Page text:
Part 1 of the project is due at 10:00 pm on Monday, February 17. You will submit your work through the Assignments section of D2L, which is located under the Assessments tab at the top of the main course page. When you open the link for Part 1 in the Assessments section, you will see a box in which to type—or, better, to cut from another document and paste—your work for this stage of the project. D2L will permit you to submit more than one item to that folder, so if you submit your work once but do some work later and would rather have me grade the revised material, go ahead and submit your work again. I will grade your most recent submission unless you tell me otherwise. Please contact me if you have trouble submitting your work through D2L. I will accept submissions via email, though I strongly prefer for work to come in through D2L.
The grading rubric for Part 1 is below. I will grade each item on the rubric on an all-or-nothing basis. Your grade for the assignment will appear in the folder for Part 1 in the Assignments section of D2L as well as the Grades section. I frequently leave some feedback on project work. You will be able to access my comments in the Assignments section. I do not typically include completed grading rubrics with my comments unless I deduct points.
The topic is stated clearly
The author identifies a moral problem the topic raises
There is some explanation of how the topic raises the moral problem
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Part 2: Present information about the topic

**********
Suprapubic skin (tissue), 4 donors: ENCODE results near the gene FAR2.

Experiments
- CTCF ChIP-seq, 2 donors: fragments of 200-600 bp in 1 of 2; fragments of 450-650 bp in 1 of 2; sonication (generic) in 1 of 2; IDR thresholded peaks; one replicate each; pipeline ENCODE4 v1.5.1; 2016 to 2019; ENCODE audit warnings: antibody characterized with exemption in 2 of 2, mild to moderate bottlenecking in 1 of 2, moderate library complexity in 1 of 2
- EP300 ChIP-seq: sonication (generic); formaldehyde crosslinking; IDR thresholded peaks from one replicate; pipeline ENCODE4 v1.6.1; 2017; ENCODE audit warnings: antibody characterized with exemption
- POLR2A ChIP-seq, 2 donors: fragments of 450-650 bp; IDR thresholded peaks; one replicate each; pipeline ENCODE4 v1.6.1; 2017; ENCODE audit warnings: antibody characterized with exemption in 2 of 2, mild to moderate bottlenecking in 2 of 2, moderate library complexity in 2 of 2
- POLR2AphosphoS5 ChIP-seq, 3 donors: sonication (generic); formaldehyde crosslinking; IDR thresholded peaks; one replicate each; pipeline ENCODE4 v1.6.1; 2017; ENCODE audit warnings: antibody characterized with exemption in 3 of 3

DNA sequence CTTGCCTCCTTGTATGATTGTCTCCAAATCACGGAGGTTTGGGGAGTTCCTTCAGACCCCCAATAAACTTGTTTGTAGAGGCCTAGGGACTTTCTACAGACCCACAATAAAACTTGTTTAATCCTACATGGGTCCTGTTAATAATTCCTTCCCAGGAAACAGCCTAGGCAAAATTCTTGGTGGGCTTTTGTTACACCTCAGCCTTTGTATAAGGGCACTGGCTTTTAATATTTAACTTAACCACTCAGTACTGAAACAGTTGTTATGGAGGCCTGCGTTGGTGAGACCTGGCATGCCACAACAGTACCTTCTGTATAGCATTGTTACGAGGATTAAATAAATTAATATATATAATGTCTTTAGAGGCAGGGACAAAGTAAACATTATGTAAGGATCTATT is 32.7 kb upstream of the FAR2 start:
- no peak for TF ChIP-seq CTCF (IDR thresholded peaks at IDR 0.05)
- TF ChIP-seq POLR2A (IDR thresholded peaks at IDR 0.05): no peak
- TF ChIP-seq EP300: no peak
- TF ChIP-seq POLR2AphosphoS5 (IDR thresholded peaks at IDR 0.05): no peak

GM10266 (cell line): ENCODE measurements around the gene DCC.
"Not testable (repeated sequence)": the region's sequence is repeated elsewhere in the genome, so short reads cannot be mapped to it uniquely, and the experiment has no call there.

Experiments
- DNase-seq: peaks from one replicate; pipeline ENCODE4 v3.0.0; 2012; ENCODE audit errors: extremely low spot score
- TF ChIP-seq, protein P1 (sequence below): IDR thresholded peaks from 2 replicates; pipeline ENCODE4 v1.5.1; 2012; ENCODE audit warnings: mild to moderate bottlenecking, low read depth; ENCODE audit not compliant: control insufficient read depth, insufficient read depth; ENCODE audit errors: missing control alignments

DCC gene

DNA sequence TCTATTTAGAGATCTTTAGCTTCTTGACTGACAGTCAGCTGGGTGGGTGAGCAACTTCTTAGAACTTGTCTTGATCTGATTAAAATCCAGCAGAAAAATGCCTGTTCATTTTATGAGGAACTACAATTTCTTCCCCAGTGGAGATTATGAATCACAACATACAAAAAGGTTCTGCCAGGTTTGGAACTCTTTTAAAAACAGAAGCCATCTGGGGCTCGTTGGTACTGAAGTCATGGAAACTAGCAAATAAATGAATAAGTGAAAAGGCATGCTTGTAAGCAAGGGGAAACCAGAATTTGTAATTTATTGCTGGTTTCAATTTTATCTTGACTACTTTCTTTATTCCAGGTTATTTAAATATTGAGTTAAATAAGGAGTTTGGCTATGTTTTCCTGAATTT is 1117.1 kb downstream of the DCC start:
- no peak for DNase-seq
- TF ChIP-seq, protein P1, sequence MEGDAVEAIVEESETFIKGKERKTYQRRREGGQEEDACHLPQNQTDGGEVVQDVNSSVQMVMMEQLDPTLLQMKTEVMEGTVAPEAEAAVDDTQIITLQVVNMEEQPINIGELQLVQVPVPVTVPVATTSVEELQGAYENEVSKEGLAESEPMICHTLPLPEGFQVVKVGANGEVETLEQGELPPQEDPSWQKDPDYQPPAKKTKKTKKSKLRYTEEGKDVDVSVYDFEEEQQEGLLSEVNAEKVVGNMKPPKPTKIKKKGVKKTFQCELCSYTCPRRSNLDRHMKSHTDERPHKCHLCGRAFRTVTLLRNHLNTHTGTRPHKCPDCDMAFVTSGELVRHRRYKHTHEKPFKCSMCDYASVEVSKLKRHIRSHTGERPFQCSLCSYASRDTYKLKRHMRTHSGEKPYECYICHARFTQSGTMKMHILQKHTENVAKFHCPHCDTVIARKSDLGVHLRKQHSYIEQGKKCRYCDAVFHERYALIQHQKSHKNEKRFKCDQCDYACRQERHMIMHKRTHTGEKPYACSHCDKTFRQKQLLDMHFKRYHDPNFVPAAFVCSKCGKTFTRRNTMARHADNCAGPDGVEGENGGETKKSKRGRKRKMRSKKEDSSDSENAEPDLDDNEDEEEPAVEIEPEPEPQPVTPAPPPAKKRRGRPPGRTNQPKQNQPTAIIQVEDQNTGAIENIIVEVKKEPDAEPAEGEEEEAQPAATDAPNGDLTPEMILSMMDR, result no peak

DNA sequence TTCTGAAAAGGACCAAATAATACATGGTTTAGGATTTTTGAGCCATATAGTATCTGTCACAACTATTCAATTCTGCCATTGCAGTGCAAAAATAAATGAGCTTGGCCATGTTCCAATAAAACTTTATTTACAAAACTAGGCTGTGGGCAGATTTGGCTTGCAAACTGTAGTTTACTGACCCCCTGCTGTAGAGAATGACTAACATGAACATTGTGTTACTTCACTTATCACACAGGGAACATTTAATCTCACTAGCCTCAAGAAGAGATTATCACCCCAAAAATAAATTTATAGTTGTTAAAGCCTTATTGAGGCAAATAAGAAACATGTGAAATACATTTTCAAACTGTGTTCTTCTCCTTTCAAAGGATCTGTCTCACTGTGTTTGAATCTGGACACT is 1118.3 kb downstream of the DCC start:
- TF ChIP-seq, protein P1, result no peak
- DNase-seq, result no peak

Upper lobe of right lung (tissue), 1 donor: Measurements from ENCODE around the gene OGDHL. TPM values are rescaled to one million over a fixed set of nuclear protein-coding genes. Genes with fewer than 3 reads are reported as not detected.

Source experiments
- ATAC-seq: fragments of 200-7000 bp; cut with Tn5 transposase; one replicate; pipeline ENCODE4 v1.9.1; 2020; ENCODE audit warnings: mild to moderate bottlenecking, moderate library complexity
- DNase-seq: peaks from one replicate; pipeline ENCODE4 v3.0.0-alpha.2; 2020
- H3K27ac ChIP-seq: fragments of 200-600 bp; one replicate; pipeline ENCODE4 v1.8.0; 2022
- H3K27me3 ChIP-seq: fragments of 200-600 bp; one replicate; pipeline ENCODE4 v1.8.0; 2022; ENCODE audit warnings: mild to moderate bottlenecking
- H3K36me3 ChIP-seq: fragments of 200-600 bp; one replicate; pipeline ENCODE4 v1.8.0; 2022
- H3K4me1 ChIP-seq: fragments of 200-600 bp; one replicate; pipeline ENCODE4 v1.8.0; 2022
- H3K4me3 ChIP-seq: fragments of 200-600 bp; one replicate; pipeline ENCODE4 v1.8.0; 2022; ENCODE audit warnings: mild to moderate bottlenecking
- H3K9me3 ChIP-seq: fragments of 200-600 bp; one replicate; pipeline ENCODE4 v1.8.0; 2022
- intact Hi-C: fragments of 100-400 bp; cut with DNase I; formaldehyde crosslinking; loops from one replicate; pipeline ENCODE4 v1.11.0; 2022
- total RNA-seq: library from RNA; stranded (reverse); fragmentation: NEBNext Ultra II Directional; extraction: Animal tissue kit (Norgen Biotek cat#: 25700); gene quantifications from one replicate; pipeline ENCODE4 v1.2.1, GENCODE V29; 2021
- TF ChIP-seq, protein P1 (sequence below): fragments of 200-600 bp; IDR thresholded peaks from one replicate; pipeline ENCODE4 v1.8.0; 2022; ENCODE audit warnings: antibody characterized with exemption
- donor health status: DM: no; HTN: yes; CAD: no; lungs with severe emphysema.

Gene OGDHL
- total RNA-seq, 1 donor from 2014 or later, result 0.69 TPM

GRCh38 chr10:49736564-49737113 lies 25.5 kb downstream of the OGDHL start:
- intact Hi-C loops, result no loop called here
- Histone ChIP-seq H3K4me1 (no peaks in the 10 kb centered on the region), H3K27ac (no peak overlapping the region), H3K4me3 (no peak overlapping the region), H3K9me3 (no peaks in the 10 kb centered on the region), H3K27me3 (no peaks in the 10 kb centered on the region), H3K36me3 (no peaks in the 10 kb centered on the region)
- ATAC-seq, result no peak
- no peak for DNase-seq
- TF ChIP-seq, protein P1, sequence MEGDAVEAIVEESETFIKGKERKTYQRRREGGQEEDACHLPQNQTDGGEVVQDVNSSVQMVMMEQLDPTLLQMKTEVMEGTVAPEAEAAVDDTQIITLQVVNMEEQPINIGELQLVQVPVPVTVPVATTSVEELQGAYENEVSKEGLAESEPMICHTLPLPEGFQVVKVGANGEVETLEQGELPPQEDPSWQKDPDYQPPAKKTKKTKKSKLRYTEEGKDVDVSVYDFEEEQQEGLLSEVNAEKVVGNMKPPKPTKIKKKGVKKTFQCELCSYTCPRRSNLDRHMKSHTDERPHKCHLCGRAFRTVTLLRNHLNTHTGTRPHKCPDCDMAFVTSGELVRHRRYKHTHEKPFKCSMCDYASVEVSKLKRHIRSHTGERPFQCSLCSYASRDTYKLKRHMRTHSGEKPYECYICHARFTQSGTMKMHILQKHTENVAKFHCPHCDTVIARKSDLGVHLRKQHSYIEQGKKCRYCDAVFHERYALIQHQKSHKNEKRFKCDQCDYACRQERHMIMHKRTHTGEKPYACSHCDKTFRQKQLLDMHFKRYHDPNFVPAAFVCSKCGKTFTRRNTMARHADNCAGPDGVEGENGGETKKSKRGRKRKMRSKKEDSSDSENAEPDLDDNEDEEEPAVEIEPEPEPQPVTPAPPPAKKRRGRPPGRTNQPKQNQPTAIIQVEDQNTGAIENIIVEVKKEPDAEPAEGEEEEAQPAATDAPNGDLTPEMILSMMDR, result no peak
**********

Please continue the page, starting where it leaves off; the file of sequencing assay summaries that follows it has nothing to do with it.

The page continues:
In the second part of the project, you will gather and then present information about the topic you sketched out in Part 1. Directions for this part of the project, as well as guidelines and information on grading, appear below.
Your goal in Part 2 is to draft material that presents important empirical information about your topic. Like I discuss in the course text for Unit 1, and as we will see in each subsequent course unit as well, tackling any topic in medical ethics requires knowledge about the facts relating to the topic. Most of the facts important to discussions in bioethics have to do with aspects of medical practice, and are usually gathered by medical practitioners and researchers. That research is collected and reported in scientific journals, books, research presentations, and news media. In order for you to present information relating to your topic, you will need to access some of those sources, digest the information they present, decide which information is important to understanding your topic and which can be ignored, then organize the material you retain into a coherent form for your reader.